Miss Khartoum and other Jewish tales from Sudan

Daisy Abboudi shared with the BBC the fascinating history of the Jewish community in the Sudan ahead of the publication of her upcoming book on the topic.

Miss Khartoum 1956 (photo credit: Courtesy)
Miss Khartoum 1956
(photo credit: Courtesy)
The new Head of the Religious Ministry of Sudan Nasr al-Din Mufreh called on Jewish people who used to live in Sudan and their descendants to return in September. “Sudan is pluralistic,” he said, “we invite them to return to this country.” 
 
The story was picked up by ADL director of International Affairs David Weinberg as well as this newspaper, yet, what do we actually know about the legacy of the Jewish people in Sudan? 
 
Daisy Abboudi, the granddaughter of Jewish people who lived in Sudan, started out exploring the rich legacy of her forefathers and began sharing it with the world via her online blog ‘Tales of Jewish Sudan.’ 
 
The blog includes recipes, such as Finikia, which Jews learned how to make from their Greek friends in Sudan, Peanut Butter Dip and Molokhia, showing how some African staple foods such as peanuts found their way into the plates of Jewish newcomers to Sudan alongside Arab dishes such as the Egyptian soup made from Jew’s mallow. 
 
Like the much larger Egyptian Jewish community the Jews of Sudan were connected to, it was composed of Arabic speaking Jews as well as Greek and Italian Jews who felt at home in the variety of cultures that made up society at the time. Ashkenazi Jewish people also joined in to create a lively community.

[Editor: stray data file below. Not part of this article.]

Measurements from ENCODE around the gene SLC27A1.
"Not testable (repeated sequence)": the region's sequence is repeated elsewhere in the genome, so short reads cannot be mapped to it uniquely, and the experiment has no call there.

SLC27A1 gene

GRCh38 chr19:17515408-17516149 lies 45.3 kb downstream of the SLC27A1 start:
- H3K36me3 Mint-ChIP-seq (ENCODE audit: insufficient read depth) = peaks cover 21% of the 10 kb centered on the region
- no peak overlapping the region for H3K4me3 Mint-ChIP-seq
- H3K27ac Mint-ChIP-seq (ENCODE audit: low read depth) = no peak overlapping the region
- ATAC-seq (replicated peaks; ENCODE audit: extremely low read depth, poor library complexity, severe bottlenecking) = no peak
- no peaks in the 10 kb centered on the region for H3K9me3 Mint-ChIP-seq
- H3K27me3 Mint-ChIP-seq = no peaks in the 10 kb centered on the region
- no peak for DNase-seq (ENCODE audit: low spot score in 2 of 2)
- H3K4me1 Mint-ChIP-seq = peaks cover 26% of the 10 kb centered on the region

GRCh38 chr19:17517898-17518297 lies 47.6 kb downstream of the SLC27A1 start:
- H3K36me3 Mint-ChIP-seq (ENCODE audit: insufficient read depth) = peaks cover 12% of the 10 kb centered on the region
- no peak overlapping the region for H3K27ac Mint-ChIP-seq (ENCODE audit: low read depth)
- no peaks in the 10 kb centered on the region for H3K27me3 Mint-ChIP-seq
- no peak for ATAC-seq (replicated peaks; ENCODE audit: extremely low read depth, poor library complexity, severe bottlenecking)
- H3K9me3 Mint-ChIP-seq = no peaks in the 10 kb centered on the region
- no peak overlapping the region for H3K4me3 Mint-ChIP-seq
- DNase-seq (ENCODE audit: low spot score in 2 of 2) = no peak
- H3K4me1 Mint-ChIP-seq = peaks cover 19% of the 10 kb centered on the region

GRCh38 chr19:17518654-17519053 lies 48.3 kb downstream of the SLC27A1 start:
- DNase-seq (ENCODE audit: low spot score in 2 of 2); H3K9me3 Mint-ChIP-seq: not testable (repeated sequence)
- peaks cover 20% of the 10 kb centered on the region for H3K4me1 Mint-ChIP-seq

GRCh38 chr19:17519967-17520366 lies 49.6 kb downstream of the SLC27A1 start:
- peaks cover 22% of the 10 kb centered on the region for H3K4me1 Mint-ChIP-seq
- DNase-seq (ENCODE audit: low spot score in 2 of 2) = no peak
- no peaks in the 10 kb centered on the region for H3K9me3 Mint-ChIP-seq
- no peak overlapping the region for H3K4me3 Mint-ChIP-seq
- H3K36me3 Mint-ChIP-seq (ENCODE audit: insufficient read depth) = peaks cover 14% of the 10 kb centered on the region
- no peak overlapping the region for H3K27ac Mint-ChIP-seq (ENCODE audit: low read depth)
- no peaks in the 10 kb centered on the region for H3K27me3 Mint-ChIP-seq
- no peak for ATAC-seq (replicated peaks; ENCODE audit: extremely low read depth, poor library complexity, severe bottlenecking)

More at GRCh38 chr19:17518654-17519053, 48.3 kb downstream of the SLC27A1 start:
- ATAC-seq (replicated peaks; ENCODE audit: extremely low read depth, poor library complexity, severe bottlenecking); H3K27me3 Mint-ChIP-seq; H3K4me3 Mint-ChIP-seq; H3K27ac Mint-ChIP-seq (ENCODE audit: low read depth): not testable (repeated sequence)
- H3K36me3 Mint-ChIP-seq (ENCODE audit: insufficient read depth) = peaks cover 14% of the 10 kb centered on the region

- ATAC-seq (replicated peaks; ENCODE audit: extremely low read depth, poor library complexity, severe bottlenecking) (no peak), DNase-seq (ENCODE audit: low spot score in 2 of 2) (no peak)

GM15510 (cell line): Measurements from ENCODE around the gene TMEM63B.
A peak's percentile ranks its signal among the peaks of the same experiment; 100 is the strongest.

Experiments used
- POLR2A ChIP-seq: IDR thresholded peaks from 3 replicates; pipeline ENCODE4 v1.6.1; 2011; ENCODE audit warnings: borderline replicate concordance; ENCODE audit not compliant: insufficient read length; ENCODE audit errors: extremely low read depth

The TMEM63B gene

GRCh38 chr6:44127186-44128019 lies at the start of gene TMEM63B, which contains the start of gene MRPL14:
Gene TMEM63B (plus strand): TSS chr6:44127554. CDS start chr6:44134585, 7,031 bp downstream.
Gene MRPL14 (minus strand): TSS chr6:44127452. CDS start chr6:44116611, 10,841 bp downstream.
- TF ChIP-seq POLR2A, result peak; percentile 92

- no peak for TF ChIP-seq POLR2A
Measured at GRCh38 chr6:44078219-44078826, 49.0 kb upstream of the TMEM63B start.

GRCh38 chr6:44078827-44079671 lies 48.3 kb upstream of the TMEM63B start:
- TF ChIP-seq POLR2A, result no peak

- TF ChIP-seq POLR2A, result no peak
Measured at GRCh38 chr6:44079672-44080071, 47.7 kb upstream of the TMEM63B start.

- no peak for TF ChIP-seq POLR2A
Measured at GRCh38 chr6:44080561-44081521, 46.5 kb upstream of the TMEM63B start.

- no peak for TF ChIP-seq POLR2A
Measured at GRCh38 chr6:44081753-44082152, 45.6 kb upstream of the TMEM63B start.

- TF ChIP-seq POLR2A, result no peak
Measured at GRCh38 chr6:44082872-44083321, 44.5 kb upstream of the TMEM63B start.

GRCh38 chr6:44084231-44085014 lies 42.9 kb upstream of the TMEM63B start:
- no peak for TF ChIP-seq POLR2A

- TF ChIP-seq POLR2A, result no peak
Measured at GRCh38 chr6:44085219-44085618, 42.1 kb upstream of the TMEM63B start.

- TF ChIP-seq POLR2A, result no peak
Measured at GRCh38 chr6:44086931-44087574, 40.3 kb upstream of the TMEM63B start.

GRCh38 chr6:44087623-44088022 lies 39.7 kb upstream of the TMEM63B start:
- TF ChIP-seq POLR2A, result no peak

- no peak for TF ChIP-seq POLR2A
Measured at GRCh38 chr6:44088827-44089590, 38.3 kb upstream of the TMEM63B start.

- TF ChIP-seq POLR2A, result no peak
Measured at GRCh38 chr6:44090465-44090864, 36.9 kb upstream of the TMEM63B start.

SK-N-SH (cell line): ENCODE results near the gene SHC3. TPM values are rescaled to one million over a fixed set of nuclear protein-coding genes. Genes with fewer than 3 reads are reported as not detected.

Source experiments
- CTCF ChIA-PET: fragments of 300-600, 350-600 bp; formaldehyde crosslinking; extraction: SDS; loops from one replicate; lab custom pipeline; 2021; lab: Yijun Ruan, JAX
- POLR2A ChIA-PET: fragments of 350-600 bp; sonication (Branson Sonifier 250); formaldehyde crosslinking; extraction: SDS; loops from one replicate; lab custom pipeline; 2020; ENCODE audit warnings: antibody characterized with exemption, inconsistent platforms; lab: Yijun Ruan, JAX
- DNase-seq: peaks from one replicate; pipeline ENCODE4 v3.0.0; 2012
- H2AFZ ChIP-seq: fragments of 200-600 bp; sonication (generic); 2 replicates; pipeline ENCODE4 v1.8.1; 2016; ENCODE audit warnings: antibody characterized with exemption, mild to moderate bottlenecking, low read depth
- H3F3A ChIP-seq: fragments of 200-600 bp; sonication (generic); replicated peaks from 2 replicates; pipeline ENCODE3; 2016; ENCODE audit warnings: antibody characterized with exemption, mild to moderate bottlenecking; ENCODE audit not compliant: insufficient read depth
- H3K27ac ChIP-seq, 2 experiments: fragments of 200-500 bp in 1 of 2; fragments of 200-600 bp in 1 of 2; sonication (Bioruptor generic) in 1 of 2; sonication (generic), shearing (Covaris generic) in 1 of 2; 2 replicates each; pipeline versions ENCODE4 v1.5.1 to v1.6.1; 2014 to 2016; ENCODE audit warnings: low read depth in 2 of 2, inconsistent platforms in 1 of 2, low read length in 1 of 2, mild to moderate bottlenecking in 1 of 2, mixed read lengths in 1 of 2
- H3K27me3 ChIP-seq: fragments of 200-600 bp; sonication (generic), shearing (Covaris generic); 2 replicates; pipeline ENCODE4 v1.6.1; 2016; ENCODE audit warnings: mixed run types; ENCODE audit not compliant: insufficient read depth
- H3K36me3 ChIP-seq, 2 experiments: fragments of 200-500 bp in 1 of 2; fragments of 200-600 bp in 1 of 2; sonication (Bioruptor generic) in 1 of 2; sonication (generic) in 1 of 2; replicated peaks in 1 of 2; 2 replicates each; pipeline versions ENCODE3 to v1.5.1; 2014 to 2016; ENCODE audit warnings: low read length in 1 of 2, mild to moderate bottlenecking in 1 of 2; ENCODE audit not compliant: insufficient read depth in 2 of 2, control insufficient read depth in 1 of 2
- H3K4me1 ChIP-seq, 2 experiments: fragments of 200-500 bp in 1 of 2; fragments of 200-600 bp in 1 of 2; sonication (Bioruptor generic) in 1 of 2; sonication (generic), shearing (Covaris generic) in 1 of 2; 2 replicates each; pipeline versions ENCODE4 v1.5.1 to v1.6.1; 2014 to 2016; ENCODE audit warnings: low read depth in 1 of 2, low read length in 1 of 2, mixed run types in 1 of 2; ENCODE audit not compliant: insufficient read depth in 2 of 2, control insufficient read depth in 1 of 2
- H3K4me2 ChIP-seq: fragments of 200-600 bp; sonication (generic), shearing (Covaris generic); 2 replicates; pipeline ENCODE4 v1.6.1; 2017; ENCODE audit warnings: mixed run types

In her blog, Abboudi tells the story of how, during those years, a Jewish woman won the title of Miss Khartoum and was meant to progress to compete in the Miss Egypt contest – until her Jewishness was found out. 
 
The result was that her title was taken from her and given to the woman who won second place, who was Christian.
 
It should be noted that Jewish women were fairly successful in Egyptian cultural life at the time. The Jamal twins, famous belly dancers in their time, who were loved by King Farouk no less, were really Helena and Bertha Fishel.
Singer and actress Leila Mourad was born as Lillian Mordechai to a Jewish family in Cairo. 
Abboudi hopes that a book about the community she feels so connected to will be released in the near future.